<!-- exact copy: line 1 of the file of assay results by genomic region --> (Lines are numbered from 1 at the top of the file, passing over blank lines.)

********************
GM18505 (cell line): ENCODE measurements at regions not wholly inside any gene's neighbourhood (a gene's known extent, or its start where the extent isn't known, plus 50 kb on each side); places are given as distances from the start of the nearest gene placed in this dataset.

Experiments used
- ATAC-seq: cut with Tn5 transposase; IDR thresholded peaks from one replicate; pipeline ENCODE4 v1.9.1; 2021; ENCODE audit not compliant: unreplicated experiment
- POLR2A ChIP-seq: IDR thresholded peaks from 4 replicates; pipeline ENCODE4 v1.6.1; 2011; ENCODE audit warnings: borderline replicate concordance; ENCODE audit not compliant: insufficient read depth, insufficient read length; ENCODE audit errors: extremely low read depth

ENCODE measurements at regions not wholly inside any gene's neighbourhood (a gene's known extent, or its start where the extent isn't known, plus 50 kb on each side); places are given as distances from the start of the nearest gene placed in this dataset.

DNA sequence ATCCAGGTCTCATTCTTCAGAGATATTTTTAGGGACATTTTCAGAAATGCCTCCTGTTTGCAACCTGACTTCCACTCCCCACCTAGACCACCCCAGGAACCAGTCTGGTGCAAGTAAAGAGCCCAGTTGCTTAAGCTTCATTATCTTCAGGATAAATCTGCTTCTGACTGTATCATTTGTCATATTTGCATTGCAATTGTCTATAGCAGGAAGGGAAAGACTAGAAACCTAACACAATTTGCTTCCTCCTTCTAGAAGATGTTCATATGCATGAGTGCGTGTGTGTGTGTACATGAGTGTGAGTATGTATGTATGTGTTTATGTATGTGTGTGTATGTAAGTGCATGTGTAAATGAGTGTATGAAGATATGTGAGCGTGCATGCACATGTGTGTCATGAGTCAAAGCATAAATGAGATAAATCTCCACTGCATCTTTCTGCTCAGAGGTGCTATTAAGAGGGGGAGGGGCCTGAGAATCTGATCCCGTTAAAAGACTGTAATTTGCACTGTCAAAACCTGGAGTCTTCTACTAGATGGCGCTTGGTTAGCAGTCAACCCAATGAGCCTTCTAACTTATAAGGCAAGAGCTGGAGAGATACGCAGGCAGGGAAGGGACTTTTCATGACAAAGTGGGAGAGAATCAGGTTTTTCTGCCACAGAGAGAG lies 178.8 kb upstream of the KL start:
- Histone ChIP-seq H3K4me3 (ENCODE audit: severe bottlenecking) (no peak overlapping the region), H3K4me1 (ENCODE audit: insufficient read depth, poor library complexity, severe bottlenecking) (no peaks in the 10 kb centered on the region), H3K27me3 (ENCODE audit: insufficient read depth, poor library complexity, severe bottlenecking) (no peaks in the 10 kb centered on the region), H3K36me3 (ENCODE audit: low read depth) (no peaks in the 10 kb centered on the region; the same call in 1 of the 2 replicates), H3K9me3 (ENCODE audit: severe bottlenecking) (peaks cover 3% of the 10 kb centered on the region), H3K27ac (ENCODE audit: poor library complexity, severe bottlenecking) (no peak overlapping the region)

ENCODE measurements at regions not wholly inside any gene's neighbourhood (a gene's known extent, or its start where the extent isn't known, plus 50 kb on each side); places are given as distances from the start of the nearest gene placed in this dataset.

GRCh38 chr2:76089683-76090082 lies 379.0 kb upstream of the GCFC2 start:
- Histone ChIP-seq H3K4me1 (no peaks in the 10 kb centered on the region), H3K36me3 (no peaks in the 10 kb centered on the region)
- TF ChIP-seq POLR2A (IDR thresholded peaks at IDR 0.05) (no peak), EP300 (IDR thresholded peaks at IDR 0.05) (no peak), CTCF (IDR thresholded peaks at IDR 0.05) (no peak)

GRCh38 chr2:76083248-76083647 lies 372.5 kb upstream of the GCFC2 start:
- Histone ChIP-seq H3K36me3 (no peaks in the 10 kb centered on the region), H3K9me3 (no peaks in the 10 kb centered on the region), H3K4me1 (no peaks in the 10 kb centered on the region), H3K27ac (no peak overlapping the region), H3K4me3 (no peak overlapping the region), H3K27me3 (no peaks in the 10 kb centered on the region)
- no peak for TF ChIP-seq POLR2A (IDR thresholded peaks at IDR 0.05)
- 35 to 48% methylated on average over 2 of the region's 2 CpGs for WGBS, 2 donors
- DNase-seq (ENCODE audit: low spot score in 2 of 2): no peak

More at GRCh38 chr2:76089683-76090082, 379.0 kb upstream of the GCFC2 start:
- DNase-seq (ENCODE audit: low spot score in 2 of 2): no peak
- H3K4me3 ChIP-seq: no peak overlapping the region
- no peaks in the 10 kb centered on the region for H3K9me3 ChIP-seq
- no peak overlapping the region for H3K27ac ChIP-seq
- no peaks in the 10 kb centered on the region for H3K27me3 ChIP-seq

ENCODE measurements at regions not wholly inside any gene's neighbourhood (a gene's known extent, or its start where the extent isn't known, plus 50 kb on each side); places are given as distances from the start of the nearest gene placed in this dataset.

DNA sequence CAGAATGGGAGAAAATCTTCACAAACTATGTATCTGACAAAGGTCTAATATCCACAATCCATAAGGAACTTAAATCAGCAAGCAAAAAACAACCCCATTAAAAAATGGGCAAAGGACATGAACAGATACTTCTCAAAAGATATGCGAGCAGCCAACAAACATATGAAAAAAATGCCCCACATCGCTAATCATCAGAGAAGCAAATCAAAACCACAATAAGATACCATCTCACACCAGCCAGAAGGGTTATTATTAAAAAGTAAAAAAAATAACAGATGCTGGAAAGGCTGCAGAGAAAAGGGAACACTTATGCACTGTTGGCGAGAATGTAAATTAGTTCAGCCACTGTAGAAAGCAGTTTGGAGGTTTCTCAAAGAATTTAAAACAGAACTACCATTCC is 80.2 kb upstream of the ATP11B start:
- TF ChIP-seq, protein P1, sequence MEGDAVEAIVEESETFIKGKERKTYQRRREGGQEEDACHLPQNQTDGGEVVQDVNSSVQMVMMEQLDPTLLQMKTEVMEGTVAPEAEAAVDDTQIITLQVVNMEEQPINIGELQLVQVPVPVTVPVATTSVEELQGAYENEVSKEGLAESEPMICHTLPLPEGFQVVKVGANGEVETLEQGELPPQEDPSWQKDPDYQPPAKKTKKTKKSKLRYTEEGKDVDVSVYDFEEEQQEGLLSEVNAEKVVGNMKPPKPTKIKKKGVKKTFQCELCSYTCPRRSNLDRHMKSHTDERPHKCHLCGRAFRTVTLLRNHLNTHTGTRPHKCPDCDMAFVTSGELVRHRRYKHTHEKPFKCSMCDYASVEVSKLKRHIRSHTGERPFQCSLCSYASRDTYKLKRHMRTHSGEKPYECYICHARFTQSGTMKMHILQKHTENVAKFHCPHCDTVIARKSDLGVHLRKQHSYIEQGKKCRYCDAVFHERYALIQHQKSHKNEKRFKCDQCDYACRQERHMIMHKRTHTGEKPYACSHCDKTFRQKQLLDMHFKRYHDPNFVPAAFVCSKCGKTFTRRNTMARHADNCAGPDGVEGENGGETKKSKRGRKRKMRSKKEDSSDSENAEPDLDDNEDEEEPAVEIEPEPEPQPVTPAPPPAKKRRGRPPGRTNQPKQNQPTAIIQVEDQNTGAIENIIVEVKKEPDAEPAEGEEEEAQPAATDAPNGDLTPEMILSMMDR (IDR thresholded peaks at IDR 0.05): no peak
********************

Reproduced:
GM18505 (cell line): ENCODE measurements at regions not wholly inside any gene's neighbourhood (a gene's known extent, or its start where the extent isn't known, plus 50 kb on each side); places are given as distances from the start of the nearest gene placed in this dataset.